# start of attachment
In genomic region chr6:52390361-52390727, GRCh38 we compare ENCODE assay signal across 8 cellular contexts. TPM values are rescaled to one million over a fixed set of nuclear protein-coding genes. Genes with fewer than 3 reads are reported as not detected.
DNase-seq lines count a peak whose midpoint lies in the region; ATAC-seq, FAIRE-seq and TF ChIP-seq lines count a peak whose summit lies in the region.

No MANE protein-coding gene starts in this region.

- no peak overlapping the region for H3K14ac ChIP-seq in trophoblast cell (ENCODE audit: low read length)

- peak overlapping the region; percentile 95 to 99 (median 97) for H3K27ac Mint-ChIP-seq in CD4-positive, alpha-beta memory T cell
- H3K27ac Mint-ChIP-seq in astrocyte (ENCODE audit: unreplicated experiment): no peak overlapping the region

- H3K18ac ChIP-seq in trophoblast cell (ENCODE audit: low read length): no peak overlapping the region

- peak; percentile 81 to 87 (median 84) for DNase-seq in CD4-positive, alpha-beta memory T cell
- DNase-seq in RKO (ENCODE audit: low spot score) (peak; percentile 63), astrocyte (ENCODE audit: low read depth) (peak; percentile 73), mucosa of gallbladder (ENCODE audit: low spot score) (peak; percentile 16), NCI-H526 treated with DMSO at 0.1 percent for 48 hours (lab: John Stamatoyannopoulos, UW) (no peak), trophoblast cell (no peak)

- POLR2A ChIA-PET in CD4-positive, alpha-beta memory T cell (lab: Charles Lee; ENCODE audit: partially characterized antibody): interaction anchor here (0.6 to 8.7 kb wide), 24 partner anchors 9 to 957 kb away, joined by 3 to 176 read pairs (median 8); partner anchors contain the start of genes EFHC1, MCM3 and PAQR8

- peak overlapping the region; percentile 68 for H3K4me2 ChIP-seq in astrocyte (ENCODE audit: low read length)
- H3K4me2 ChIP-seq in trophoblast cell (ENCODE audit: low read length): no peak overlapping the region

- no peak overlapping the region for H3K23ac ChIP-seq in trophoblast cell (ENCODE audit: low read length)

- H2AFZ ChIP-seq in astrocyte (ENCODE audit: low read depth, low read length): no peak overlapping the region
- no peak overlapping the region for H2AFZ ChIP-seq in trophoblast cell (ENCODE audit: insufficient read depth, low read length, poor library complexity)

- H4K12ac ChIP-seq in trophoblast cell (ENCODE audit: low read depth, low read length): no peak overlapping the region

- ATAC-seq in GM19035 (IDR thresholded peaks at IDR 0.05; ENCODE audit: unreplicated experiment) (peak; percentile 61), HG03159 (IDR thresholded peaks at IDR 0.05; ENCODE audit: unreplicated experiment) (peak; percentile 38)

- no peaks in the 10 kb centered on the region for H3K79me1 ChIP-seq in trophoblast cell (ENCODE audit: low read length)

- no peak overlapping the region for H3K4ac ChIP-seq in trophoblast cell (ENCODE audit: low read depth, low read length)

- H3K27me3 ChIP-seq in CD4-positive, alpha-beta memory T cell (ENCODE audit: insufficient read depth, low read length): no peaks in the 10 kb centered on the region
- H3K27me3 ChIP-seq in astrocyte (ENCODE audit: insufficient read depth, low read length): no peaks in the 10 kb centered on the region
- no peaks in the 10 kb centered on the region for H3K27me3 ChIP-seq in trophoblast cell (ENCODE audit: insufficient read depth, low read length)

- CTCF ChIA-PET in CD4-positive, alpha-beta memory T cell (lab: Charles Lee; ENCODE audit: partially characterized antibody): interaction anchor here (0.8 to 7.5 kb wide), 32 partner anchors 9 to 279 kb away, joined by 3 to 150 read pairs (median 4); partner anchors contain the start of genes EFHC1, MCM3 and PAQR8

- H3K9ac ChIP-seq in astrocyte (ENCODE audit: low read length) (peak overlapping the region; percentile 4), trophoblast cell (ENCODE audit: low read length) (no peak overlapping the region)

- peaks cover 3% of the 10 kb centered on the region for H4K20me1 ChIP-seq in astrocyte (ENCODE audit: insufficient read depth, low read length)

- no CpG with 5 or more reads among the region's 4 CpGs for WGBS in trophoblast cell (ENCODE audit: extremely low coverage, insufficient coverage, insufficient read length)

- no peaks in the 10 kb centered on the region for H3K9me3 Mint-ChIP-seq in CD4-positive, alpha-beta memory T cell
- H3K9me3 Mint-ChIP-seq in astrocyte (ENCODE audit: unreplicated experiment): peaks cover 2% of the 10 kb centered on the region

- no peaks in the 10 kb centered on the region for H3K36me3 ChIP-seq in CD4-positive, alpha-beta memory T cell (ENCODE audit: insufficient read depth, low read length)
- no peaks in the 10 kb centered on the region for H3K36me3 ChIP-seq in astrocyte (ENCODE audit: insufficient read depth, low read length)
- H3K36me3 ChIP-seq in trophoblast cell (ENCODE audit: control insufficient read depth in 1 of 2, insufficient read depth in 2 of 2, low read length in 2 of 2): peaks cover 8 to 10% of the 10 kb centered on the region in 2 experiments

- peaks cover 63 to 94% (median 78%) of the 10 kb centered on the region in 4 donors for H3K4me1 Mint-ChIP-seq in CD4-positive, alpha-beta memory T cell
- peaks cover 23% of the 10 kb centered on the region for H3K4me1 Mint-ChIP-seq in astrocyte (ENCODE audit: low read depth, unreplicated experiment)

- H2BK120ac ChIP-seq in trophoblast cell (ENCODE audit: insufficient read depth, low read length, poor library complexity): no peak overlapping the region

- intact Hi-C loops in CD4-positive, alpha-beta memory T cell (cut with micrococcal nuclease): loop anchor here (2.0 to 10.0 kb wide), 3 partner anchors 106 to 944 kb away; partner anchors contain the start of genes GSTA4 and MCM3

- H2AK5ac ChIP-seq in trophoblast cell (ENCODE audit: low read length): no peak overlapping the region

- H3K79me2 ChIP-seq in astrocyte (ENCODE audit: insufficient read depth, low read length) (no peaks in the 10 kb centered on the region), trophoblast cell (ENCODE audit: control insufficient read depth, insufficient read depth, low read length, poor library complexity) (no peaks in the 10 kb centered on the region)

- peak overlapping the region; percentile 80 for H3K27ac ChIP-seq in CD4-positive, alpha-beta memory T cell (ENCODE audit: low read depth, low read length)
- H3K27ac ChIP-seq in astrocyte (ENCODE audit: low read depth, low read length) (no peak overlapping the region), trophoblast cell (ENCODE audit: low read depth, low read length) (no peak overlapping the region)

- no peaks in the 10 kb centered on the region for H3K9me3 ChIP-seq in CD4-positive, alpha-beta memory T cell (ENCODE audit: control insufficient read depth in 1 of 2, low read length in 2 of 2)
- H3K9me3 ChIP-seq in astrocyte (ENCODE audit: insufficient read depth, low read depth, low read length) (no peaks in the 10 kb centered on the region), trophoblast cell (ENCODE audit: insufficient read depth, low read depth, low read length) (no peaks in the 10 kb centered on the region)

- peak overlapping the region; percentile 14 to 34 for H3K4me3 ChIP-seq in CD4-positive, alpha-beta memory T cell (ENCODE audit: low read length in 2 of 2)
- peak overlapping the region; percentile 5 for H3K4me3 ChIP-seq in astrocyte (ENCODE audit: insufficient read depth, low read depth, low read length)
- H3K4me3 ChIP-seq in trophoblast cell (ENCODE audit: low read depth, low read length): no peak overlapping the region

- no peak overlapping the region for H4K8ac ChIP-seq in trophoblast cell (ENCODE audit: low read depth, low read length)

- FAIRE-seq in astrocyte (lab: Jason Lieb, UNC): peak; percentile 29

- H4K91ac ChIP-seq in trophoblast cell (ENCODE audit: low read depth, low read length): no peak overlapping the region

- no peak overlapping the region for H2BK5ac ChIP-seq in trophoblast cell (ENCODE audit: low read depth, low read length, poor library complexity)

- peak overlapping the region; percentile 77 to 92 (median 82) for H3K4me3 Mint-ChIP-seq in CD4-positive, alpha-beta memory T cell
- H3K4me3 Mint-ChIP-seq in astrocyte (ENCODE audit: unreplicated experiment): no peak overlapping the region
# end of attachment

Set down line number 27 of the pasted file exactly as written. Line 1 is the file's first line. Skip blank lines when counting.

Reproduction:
- no peaks in the 10 kb centered on the region for H3K9me3 Mint-ChIP-seq in CD4-positive, alpha-beta memory T cell